What's that word?
You can highlight words to look it up in the built-in dictionary, and also highlight phrases and make your own annotations. Handy for book reviews!

Daytime, nighttime and inbetween
You can change the settings from daylight mode to nighttime for easier reading in the dark, as well as sepia mode for goodness knows what.

Though I may have whinged considerably throughout this post, I'm still happy with my ereader. A few reviews have mentioned that loading time takes a while for Kobo Vox, but I've never had that problem. It's very user friendly (I haven't had to look at the included user manual at all), handsome to look at despite its weight, and even though I've had it for nearly a month, I'm still discovering little things to appreciate about it.

If you've got any questions at all, please feel free to leave a comment and I'll do my best to answer.

13 comments:

  1. Wow!! It looks like just an Ipad, only that I think it's cheaper :D Thank you so much for this review about Kobo Vox, because I want to replace my old e-reader and I search opinions about this interesting device. I read great things about it, so I think I'll buy one. Next month I'll travel to Canada and I want to take with me and read my favorite books. :D

    ReplyDelete
    Replies
    1. Hi, thanks for reading my review.

      Yeah I was originally tossing up between an iPad and an ereader, but I was only really after an ereader, not a tablet. And ended up with one that's pretty much a tablet anyway. And yes, Kobo Vox is much cheaper. Apple iPads retail from NZ $1,100 here and the Kobo Vox is NZ$400.

      Delete
  2. 99c for e-books in America? I've looked on the iBooks (Aus) store on my phone, and they sell books for between $6 - $12, which is much cheaper than the average paperback price in the shops, but I mean come on... you can buy a book with free shipping for $10 from Book Depository!

    UUUGGGHHHH We get so RIPPED OFF in the Southern Hemisphere. I can (grudgingly) understand (some) price differences when there is an actual physical product, but an e-book which you just download from a server online? That's so ridiculous!!!
    *rant over*

    haha... that being said, I love this post. I've been looking at e-readers lately, after many moons of defiantly saying that I'd never use one. I too have been deliberating between the likes of a kindle/kobo or an iPad... they just seem so convenient (i.e. No more sore shoulders from having 2 or 3 books stashed in your handbag!) :)

    ReplyDelete
    Replies
    1. Hi Orly, I was completely the same about a year or so back. I was thinking that I'd never ever want an ereader because I prefer the actual paperback/hardback book much more. However I started thinking of the need for more space, and the need to cut back on spending as well. Since ebooks are nearly 30-100% cheaper (I cannot get over how many free books there are out there!) than the tangible book, I decided to bite the bullet and go for it.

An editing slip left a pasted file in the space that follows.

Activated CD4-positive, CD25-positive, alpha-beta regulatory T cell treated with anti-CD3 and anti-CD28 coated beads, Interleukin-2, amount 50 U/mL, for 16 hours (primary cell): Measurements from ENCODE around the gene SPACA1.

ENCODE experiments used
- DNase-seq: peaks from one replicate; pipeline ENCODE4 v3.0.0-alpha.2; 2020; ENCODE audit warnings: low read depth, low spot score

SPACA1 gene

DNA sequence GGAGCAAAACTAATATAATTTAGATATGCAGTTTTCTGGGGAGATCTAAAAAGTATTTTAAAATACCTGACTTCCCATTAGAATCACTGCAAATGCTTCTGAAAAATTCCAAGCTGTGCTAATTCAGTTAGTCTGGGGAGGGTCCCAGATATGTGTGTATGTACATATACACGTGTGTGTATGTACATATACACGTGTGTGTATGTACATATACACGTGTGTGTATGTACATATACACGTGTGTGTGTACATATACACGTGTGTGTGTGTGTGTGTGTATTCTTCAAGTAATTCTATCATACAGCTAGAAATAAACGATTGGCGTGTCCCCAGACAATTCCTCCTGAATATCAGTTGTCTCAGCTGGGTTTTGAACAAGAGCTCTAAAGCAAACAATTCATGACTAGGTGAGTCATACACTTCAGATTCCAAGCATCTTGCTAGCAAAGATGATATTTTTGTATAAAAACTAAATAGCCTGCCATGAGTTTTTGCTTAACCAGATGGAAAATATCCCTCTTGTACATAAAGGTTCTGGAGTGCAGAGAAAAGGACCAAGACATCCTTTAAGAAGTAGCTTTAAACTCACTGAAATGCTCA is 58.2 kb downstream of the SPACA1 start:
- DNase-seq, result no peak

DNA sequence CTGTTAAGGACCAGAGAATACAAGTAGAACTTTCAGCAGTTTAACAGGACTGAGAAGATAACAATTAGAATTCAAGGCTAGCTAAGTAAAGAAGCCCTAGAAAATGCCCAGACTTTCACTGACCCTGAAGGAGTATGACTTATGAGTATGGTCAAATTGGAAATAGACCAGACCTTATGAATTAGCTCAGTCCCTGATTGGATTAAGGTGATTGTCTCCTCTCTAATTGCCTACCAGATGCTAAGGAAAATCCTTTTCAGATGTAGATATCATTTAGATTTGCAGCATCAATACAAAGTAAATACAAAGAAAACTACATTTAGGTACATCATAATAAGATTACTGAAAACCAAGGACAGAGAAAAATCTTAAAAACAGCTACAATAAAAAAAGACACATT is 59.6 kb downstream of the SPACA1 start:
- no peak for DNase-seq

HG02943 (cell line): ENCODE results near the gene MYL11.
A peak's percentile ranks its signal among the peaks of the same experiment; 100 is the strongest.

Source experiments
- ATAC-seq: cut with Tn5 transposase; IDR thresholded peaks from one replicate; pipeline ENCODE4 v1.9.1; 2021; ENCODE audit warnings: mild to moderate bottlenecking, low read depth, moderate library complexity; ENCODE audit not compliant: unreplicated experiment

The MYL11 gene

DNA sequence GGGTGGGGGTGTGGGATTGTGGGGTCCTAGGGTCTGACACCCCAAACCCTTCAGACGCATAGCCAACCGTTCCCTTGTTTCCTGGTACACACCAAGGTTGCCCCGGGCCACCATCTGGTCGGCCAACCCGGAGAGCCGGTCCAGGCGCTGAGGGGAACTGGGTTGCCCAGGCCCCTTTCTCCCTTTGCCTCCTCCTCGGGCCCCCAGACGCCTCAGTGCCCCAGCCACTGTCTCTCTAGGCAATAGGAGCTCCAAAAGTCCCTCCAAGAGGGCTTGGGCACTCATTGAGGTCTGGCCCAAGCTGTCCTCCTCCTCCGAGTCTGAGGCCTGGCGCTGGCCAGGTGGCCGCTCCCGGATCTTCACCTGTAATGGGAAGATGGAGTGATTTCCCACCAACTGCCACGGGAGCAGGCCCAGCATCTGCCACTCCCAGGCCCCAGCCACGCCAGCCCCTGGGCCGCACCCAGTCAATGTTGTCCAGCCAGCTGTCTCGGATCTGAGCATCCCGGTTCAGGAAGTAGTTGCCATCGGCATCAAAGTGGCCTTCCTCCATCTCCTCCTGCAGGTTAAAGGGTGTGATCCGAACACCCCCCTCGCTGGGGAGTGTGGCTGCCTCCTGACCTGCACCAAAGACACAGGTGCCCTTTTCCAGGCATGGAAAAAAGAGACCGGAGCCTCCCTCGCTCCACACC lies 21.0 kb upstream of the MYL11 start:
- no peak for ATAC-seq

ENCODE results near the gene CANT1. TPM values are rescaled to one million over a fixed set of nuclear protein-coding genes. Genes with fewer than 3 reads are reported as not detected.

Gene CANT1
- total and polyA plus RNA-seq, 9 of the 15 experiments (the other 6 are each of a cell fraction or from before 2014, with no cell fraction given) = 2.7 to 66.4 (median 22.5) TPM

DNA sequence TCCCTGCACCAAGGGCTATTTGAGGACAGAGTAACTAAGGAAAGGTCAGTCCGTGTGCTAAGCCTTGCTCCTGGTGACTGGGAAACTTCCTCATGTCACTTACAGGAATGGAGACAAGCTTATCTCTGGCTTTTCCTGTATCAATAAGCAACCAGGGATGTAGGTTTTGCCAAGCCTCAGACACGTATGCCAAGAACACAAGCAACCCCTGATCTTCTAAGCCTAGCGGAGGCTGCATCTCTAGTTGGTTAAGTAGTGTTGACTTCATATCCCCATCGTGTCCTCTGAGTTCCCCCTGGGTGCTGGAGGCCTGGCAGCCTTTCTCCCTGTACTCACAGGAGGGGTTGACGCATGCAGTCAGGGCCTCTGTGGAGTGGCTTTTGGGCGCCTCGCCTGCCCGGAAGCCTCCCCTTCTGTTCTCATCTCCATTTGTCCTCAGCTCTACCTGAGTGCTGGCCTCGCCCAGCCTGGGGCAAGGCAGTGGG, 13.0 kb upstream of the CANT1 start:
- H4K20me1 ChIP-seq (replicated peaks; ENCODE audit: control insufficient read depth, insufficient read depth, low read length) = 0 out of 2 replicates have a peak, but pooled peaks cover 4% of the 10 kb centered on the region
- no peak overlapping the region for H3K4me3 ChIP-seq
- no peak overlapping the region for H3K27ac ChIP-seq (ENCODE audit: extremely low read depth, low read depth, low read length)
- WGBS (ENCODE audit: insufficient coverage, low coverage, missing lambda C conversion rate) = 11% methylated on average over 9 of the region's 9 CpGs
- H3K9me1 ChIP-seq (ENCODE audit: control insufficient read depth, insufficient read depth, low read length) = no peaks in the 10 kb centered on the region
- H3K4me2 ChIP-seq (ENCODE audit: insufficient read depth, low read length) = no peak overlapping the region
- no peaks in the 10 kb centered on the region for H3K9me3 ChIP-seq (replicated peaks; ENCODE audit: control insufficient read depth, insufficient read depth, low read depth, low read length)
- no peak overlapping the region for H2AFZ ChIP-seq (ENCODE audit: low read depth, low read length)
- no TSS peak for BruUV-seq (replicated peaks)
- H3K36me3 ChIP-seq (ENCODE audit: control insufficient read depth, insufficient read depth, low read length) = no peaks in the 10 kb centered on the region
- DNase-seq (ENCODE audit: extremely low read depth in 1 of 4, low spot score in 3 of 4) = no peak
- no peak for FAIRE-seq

So far I've found that I actually don't mind reading off a tablet so much. Plus there hasn't been any incidences where I'm reading while lying down, drop the book and frantically try and find where the heck I was before my attack of clumsiness. Plus I think I'm less likely to actually drop the ereader on my face. Well, fingers crossed anyway.

      Delete
  3. It looks snazzy but I still haven't been able to get into these things... I can't believe how heavy it is! Thanks for the review Toni, it's highlighted things that I'm not aware of so it's been very helpful should I ever go to purchase one of these things!

    Megan @ Storybook Love Affair

    ReplyDelete
    Replies
    1. Hi Megan, yeah I'm still not a happy chappy about the weight of the ereader, but there are a few out there that aren't as hefty. :)

      Delete
  4. Hmmmm...you didn't sell me...I think I'll stick with my nook!

    xoxoxo - Melissa @ Melissa's Eclectic Bookshelf

    ReplyDelete
    Replies
    1. This comment has been removed by the author.

      Delete
    2. Fair enough Melissa! If I lived in the US I think I would have gone for a Kindle Fire. Which is, unfortunately, not available to us here in New Zealand. *sigh*

      Delete
  5. A very comprehensive review, Toni. I haven't thought of doing a similar thing for my Kindle. Like Melissa, I think I'll stick to my Kindle, thank you very much. There's always the pros and cons in a reading device. It's really up to the consumer based on his/her wants. If I am living in the US, I would have hoarded lots of $0.99 great ebooks. In the Philippines, there is what seems to be called "wireless delivery". So for $0.99 books, the charge in the Philippines is $2.99, others $1.99. Guess we can't have everything, huh? :-) -nancy

    ReplyDelete
  6. Great feature Toni! I got a Kindle for Christmas and I love it. I am now happy reading both e-books and ordinary paper books! :)

    ReplyDelete